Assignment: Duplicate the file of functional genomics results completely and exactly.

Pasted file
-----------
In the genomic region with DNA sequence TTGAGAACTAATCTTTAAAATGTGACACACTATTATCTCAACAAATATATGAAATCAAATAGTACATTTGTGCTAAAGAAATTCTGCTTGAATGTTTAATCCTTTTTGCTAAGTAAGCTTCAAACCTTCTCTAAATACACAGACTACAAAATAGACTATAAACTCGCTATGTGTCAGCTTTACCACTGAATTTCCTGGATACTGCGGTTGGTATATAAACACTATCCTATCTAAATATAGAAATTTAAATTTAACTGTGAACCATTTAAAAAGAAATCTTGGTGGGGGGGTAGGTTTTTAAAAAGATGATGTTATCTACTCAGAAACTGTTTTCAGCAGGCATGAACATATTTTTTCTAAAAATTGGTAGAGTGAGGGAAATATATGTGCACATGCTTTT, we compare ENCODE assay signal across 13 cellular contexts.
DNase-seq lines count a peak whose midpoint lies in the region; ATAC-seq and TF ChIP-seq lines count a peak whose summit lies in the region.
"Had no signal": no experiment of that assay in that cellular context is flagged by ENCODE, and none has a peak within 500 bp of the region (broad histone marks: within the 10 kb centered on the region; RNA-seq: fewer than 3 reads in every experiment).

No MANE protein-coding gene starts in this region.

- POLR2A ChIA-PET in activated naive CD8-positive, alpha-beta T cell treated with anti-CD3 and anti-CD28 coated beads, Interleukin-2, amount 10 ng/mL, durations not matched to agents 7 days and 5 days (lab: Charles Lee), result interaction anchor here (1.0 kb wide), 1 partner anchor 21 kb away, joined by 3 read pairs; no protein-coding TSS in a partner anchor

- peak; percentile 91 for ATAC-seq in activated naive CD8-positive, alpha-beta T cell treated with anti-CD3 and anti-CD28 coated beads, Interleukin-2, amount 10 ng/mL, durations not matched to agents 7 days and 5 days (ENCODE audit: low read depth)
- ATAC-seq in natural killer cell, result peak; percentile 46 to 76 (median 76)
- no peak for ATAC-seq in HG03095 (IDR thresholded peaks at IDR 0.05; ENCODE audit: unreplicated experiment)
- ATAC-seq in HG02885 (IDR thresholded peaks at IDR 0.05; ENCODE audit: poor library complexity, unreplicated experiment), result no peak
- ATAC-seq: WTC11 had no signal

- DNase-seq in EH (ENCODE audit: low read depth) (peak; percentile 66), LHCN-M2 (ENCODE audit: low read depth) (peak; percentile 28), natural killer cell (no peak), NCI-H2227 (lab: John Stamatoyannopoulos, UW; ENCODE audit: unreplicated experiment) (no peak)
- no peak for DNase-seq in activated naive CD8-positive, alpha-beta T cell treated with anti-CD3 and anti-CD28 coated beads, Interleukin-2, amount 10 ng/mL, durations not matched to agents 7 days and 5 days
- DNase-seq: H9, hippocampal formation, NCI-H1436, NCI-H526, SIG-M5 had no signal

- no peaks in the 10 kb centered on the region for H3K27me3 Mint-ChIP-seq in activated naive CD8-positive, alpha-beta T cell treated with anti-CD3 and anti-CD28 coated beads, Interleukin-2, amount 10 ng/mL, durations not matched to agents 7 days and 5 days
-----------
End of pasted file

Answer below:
In the genomic region with DNA sequence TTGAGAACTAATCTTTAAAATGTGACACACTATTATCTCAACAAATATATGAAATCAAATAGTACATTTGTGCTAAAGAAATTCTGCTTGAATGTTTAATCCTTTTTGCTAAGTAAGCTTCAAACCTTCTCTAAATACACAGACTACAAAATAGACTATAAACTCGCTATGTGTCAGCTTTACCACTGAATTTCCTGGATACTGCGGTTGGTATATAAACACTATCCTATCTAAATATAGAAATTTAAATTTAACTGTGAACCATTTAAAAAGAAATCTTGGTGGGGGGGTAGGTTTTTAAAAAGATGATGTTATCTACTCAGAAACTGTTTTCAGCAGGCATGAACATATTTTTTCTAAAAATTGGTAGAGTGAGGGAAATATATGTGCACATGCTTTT, we compare ENCODE assay signal across 13 cellular contexts.
DNase-seq lines count a peak whose midpoint lies in the region; ATAC-seq and TF ChIP-seq lines count a peak whose summit lies in the region.
"Had no signal": no experiment of that assay in that cellular context is flagged by ENCODE, and none has a peak within 500 bp of the region (broad histone marks: within the 10 kb centered on the region; RNA-seq: fewer than 3 reads in every experiment).

No MANE protein-coding gene starts in this region.

- POLR2A ChIA-PET in activated naive CD8-positive, alpha-beta T cell treated with anti-CD3 and anti-CD28 coated beads, Interleukin-2, amount 10 ng/mL, durations not matched to agents 7 days and 5 days (lab: Charles Lee), result interaction anchor here (1.0 kb wide), 1 partner anchor 21 kb away, joined by 3 read pairs; no protein-coding TSS in a partner anchor

- peak; percentile 91 for ATAC-seq in activated naive CD8-positive, alpha-beta T cell treated with anti-CD3 and anti-CD28 coated beads, Interleukin-2, amount 10 ng/mL, durations not matched to agents 7 days and 5 days (ENCODE audit: low read depth)
- ATAC-seq in natural killer cell, result peak; percentile 46 to 76 (median 76)
- no peak for ATAC-seq in HG03095 (IDR thresholded peaks at IDR 0.05; ENCODE audit: unreplicated experiment)
- ATAC-seq in HG02885 (IDR thresholded peaks at IDR 0.05; ENCODE audit: poor library complexity, unreplicated experiment), result no peak
- ATAC-seq: WTC11 had no signal

- DNase-seq in EH (ENCODE audit: low read depth) (peak; percentile 66), LHCN-M2 (ENCODE audit: low read depth) (peak; percentile 28), natural killer cell (no peak), NCI-H2227 (lab: John Stamatoyannopoulos, UW; ENCODE audit: unreplicated experiment) (no peak)
- no peak for DNase-seq in activated naive CD8-positive, alpha-beta T cell treated with anti-CD3 and anti-CD28 coated beads, Interleukin-2, amount 10 ng/mL, durations not matched to agents 7 days and 5 days
- DNase-seq: H9, hippocampal formation, NCI-H1436, NCI-H526, SIG-M5 had no signal

- no peaks in the 10 kb centered on the region for H3K27me3 Mint-ChIP-seq in activated naive CD8-positive, alpha-beta T cell treated with anti-CD3 and anti-CD28 coated beads, Interleukin-2, amount 10 ng/mL, durations not matched to agents 7 days and 5 days